Nail polish

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Fingernails before and after application of red nail polish

Nail polish (also known as Nail Varnish) is a lacquer that can be applied to the human fingernails or toenails to decorate and protect the nail plates. The formulation has been revised repeatedly to enhance its decorative effects and to suppress cracking or flaking. Nail polish consists of an organic polymer with various additives.[1] After many years of use nail polish can weaken your nails. There is also another type of more advanced nail polish technology that is called gel nails. It is a more luscious, thick, and vibrant nail polish. There are many types of chemicals inside nail polish and should be used with caution. Another point about the industry of nail polish is that there are many nail polish brands that are competing to have the most business. In nail salons there is also a lot of completion between different nail brands and which is the cheapest, the most vibrant, the most expensive, or the best. The term " nail polish" can be defined as regular nail polish or as gel. Many people think of regular nail polish when they hear the term nail polish but scientists are making so many discoveries that it's hard to nail this whole cosmetic industry on one point.

History[edit]

Nail polish originated in China, and its use dates back to 3000 BC.[1][2] Around 600 BC, during the Zhou dynasty, the royal house preferred the colors gold and silver.[1] However, red and black eventually replaced these metallic colors as royal favorites.[1] During the Ming dynasty, nail polish was often made from a mixture that included beeswax, egg whites, gelatin, vegetable dyes, and gum Arabic.[1][2]

In Egypt, the lower classes wore pale colors, whereas high society painted their nails a reddish brown, with henna.[3][4]

By the turn of the ninth century, nails were tinted with scented red oils, and polished or buffed. In the nineteenth and early twentieth centuries, people preferred a polished rather than a painted look by mixing tinted powders and creams into their nails, then buffing them until shiny. One type of polishing product sold around this time was Graf's Hyglo nail polish paste.

Ingredients[edit]

Nitrocellulose is a film-forming polymer that is the main ingredient in most nail polishes.

Nail polish consists of a film-forming polymer dissolved in a volatile organic solvent. Nitrocellulose that is dissolved in butyl acetate or ethyl acetate is common. This basic formulation is expanded to include the following:[5]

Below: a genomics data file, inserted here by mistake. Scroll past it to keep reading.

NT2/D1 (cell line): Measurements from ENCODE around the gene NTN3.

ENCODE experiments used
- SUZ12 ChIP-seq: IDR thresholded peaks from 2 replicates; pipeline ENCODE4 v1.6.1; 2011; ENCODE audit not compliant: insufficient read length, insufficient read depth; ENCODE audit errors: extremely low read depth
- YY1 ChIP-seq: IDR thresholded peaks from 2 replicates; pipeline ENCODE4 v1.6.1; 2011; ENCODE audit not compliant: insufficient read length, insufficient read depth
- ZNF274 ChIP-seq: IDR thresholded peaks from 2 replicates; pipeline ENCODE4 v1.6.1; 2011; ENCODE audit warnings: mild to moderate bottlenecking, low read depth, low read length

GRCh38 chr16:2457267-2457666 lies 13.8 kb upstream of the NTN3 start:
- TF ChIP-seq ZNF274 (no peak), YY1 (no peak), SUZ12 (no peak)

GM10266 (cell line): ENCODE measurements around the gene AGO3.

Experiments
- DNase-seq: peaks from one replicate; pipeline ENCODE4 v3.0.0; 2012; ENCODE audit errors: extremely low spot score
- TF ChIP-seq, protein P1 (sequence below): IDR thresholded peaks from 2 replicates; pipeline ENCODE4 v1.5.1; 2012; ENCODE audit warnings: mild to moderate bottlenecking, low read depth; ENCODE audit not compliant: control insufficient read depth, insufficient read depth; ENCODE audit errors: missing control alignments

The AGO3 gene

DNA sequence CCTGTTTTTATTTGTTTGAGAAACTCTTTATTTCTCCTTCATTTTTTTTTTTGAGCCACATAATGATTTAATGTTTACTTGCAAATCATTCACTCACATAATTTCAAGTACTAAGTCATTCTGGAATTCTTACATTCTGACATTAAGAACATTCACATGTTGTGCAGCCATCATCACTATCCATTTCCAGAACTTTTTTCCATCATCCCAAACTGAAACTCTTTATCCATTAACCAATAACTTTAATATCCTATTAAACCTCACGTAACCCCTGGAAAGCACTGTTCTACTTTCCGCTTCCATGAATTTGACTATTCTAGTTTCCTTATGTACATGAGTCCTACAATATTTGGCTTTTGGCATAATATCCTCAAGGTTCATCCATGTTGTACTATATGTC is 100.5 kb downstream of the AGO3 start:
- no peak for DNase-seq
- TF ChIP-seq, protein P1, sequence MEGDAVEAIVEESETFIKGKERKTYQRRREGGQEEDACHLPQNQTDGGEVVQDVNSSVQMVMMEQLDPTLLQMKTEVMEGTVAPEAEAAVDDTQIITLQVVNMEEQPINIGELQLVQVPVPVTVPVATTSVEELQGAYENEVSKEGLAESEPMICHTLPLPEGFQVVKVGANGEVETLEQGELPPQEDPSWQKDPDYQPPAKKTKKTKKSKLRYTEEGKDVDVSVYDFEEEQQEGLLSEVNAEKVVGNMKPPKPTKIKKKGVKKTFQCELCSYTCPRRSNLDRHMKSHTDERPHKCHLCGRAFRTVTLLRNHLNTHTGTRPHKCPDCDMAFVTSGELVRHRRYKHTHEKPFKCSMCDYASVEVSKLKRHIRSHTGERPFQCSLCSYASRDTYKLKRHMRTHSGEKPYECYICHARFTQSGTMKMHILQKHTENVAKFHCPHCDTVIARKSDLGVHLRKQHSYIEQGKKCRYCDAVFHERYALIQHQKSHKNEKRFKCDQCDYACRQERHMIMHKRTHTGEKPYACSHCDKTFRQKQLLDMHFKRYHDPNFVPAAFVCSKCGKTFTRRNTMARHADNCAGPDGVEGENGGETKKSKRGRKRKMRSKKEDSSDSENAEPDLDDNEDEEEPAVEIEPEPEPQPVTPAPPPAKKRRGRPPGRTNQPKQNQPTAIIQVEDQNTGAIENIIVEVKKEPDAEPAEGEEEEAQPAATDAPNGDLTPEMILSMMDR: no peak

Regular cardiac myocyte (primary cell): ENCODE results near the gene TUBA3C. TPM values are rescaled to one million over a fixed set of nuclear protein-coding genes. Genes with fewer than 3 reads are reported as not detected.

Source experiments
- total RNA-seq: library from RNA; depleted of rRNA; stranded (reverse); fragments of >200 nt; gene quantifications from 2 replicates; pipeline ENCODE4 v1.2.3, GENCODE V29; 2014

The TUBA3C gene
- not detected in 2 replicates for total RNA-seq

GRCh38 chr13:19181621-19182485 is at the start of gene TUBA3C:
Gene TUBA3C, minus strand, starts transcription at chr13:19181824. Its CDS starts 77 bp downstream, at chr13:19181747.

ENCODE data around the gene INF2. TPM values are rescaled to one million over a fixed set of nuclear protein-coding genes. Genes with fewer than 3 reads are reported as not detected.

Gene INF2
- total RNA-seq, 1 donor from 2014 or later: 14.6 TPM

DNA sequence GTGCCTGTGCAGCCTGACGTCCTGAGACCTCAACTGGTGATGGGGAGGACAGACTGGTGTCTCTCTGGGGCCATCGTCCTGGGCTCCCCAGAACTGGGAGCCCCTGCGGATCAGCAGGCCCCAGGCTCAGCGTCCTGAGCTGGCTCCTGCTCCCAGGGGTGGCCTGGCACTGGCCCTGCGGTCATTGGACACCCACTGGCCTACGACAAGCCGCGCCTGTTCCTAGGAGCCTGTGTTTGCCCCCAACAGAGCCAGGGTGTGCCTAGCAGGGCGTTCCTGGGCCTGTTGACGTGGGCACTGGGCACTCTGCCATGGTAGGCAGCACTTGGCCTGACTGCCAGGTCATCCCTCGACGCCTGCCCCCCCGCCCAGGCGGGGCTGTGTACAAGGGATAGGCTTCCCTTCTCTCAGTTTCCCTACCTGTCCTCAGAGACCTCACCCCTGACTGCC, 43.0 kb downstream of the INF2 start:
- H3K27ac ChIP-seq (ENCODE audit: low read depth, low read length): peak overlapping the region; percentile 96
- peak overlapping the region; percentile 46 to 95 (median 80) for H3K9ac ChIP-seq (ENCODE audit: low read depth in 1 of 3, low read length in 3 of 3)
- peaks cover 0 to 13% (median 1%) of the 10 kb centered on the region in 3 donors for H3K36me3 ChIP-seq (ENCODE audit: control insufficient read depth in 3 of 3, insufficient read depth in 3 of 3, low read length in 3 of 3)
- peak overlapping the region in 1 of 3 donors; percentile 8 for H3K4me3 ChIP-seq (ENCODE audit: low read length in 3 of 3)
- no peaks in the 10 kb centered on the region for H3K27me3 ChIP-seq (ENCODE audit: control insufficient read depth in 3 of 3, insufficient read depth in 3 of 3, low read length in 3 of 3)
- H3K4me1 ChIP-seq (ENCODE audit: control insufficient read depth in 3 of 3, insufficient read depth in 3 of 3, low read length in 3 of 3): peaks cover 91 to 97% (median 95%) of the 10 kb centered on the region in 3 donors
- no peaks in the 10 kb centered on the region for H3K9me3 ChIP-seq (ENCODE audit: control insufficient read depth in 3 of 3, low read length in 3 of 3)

• Plasticizers to yield non-brittle films. Dibutylphthalate and camphor are typical plasticizers.
  • Dyes and pigments. Representative compounds include chromium oxide greens, chromium hydroxide, ferric ferrocyanide, stannic oxide, titanium dioxide, iron oxide, carmine, ultramarine, and manganese violet.[6]
  • Opalescent pigments. The glittery/shimmer look in the color can be conferred by mica, bismuth oxychloride, natural pearls, and aluminum powder.
  • Adhesive polymers ensure that the nitrocellulose adheres to the nail's surface. One modifier used is tosylamide-formaldehyde resin.[7]
  • Thickening agents are added to maintain the sparkling particles in suspension while in the bottle. A typical thickener is stearalkonium hectorite. Thickening agents exhibit thixotropy, their solutions are viscous when still but free flowing when agitated. This duality is convenient for easily applying the freshly shaken mixture to give a film that quickly rigidifies.[8]
  • Ultraviolet stabilizers resist color changes when the dry film is exposed to sunlight. A typical stabilizer is benzophenone-1.

Types[edit]

Base coat[edit]

This type of nail polish is a clear, milky-colored, or opaque pink polish formula that is used specifically before applying nail polish to the nail.[9] The purpose of it is to strengthen nails, restore moisture to the nail, and/or help polish adhere to the nail. Some base coats are marketed as "ridge fillers" which can create a smooth surface, and reduce the appearance the ridges that can appear on unhealthy nails or due to aging. Base coat may also help keep nails from being stained a yellowish color by colored polishes. It is also very common for base coats to have special oils to help the nail and its cuticles before the harsh nail polish gets painted on.

Top coat[edit]

This type of nail polish is a clear colored polish formula that is used specifically after applying nail polish to the nail. It forms a hardened barrier for the nail that can prevent chipping, scratching and peeling. Many top coats are marketed as "quick-drying." Top coats can help the underlying colored polish dry quickly as well. Many top coats can also help with nail growth or nail repair. It gives the polish a more finished and desired look.

Manganese violet is a typical pigment in nail polish.

Gel[edit]

Gel polish is a long-lasting variety of nail polish made up of a type of methacrylate polymer. It is painted on the nail similar to traditional nail polish, but does not dry. Instead it is cured under an ultraviolet lamp or ultraviolet LED. While regular nail polish formulas typically last two to seven days before chipping, gel polish can last upwards of two weeks with proper application and home care. Gel polish can be more difficult to remove than regular nail polish. It is usually gently pushed off (often with a wooden stick) after soaking the nails in acetone (nail polish remover) for eight to fifteen minutes.

Matte[edit]

Matte polish is like regular polish, but has a purposely dull finish rather than a shine. It can be purchased as a regular base coat in ranges of different colors. Matte nail polish can also be found in a top coat. Matte top coat is most useful for painting over any dry base color, giving it a different appearance. The matte top coat polish will dull the shine from a regular base coat polish. Matte polish has become very popular through the years, particularly since it can be used in nail art applications, where designs can be created on the nail using the contrast of both shiny and matte surfaces.

In fashion[edit]